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Fortnite maker Epic Games is bringing more third-party software to its PC storefront, the Epic Game Store, in a bid to turn its Steam competitor into a full-fledged app store. And in a not-so-surprising move that feels like a strategic dig at rivals Apple and Valve, Epic says it will not demand developers pay it a cut of sales or in-app purchases on commission.
Epic already offers Spotify through the Epic Store, as part of the two companies' close collaboration with the Coalition for App Fairness industry group that has opposed Apple and its App Store policies. Now, Epic is adding four new apps, including competing indie game marketplace itch.io, with plans to add more in the future.
Epic's PC store has been the subject of controversy since its launch, but the company has continued to invest in the platform in an effort to, as CEO Tim Sweeney has said, level the playing field for software makers. In Epic's sights is Steam, the leading PC game marketplace. But on the periphery of many of Epic's strategic moves in the industry is its ongoing feud with Apple over Fortnite and the ability for developers to keep larger chunks of the revenue they generate on third-party platforms, like the App Store and Steam.
Epic's antitrust lawsuit against Apple goes to trial next month. While Epic doesn't stand to make any money from courting app makers to its platform and not collecting commissions, many of its developer-friendly initiatives do help promote Epic's reputation as fighting for the creative class against the platform middlemen Sweeney has long decried.
Epic can't release a competing app store on iOS, which is part of why it's suing Apple for alleged antitrust violations. On PC, where Epic can and did develop a competitor to Steam, Epic has waged its battle for market share by lowering its commissions on the Epic Store and courting developers for exclusivity deals and giveaways, an initiative that has cost Epic hundreds of millions of dollars, as recent court documents in its lawsuit against Apple revealed earlier this month.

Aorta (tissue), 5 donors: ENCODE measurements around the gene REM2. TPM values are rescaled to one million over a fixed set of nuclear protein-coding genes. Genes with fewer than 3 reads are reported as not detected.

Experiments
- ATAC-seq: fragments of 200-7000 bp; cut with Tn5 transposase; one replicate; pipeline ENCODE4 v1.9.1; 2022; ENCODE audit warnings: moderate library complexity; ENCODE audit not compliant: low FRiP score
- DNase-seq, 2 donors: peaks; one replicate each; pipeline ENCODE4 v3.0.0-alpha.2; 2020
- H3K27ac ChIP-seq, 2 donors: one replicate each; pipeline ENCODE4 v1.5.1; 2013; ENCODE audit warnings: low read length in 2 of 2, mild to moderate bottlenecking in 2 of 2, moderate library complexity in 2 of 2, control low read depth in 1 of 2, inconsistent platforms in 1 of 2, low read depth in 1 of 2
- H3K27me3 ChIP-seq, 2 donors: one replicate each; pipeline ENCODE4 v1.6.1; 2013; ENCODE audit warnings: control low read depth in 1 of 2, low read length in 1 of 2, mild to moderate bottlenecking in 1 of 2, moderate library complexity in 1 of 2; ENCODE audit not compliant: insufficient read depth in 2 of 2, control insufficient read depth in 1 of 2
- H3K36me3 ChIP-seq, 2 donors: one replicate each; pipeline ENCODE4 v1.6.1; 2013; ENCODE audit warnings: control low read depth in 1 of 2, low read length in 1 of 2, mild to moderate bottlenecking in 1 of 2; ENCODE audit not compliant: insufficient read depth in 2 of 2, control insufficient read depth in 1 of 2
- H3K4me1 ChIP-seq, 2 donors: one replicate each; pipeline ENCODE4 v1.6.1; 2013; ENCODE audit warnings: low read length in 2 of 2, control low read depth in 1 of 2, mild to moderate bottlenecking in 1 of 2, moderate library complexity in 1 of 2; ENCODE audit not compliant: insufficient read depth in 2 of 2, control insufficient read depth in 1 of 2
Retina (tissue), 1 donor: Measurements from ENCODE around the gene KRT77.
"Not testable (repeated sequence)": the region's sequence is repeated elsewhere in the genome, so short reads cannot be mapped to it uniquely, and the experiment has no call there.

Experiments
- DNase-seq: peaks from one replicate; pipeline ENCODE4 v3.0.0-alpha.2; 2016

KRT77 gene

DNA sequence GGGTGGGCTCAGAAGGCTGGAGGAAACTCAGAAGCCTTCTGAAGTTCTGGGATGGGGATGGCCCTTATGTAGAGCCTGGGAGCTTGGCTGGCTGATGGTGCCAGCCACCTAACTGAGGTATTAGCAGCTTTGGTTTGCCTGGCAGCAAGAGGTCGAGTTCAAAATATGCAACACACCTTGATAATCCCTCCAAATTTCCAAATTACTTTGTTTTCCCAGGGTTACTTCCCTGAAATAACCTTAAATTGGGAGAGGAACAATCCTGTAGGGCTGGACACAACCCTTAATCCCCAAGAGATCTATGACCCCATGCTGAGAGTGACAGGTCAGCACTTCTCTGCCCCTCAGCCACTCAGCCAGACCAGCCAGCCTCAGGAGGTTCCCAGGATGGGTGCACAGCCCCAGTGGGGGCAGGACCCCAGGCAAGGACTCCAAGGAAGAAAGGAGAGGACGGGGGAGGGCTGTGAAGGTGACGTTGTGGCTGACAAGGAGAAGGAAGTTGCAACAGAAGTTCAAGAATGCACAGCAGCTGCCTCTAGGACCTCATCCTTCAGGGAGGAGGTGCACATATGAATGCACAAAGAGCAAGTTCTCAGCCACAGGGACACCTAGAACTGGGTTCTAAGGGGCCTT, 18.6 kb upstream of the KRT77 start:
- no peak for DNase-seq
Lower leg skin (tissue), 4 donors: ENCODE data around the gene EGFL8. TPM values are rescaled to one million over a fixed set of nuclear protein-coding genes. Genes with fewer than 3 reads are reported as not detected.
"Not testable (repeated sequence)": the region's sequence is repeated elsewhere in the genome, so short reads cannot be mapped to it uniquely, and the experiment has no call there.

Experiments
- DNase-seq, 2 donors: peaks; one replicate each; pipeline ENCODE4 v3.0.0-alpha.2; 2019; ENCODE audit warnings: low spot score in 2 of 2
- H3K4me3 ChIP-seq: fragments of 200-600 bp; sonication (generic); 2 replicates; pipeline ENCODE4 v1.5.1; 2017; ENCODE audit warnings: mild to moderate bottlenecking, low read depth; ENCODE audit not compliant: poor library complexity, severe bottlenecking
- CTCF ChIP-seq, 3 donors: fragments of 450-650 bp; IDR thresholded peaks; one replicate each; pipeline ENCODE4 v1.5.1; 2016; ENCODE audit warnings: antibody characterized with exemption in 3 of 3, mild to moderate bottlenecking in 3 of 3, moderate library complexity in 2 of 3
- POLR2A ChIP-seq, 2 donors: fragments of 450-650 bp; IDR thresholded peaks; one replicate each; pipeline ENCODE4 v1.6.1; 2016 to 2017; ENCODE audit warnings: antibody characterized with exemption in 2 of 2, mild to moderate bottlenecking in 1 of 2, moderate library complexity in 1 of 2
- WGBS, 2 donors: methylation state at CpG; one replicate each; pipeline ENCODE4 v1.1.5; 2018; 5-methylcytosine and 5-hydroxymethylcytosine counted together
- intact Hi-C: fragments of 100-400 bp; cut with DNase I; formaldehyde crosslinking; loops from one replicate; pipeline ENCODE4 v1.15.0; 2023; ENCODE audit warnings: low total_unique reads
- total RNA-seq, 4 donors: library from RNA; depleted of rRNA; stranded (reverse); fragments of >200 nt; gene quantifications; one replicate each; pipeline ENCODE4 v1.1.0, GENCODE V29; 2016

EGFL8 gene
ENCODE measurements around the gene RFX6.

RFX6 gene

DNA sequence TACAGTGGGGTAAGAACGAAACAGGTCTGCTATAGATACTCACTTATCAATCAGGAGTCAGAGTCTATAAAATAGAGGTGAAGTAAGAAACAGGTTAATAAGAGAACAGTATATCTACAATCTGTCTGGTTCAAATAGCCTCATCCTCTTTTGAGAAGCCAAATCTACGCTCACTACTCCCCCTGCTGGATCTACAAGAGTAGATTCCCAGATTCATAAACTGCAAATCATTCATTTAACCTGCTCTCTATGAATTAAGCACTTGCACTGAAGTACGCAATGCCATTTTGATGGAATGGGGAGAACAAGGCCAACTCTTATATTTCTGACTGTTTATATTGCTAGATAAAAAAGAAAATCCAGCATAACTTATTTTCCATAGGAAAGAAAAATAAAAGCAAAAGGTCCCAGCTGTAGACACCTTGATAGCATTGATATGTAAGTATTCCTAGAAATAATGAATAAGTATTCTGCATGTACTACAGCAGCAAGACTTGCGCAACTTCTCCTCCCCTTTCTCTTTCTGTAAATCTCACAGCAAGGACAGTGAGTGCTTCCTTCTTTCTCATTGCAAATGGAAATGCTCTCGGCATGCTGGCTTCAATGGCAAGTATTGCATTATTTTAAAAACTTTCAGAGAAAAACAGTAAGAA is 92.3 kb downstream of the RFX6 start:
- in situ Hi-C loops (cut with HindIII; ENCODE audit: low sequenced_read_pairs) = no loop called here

Sweeney doesn't seem to mind, even if Steam fans have railed against the Epic Store for its lack of features and its propensity for securing exclusives. "It has proven to be a fantastic success in reaching gamers with great games and a fantastic investment into growing the business," he wrote in a public statement on Twitter in response to news of the Epic Store's potential $330 million overall loss. "Apple spins this as 'losing money,' but spending now in order to build a great, profitable business in the future is exactly what investment is! It's equally true whether you're building a factory, a store, or a game."
The most notable of today's new additions to the Epic Store is itch.io. The app serves as both a storefront and a PC launcher for indie games, and has been a favorite of developers because of its more generous revenue-sharing model. Itch.io launched in 2013 with a 0% commission, and since 2015 it has used a pay-what-you-want model for developers interested in selling on the store. That means developers can choose to share any percentage of sales with itch.io or none at all, and the storefront has often collaborated with indie game makers for charity drives and other initiatives.
When Epic launched its PC store in the winter of 2018 to compete with Valve, it followed in itch.io's footsteps by increasing the share of revenue that game makers could keep from sales and in-app purchases to 88%, up from the industry standard 70%. Now, the two companies are partnering to distribute the itch.io app on the Epic Store, and an Epic representative tells Protocol it will not take a cut of any sales. Epic says it's extending this benefit to any app that uses its own payment processing.
The other apps arriving on the Epic Store include the privacy-focused browser Brave, the digital painting application Krita, a 3D modeling app called KenShape, and iHeartRadio (for the North American users only). Epic says it will also launch its Houseparty social video app on the Epic Store soon, as well as the chat platform Discord.
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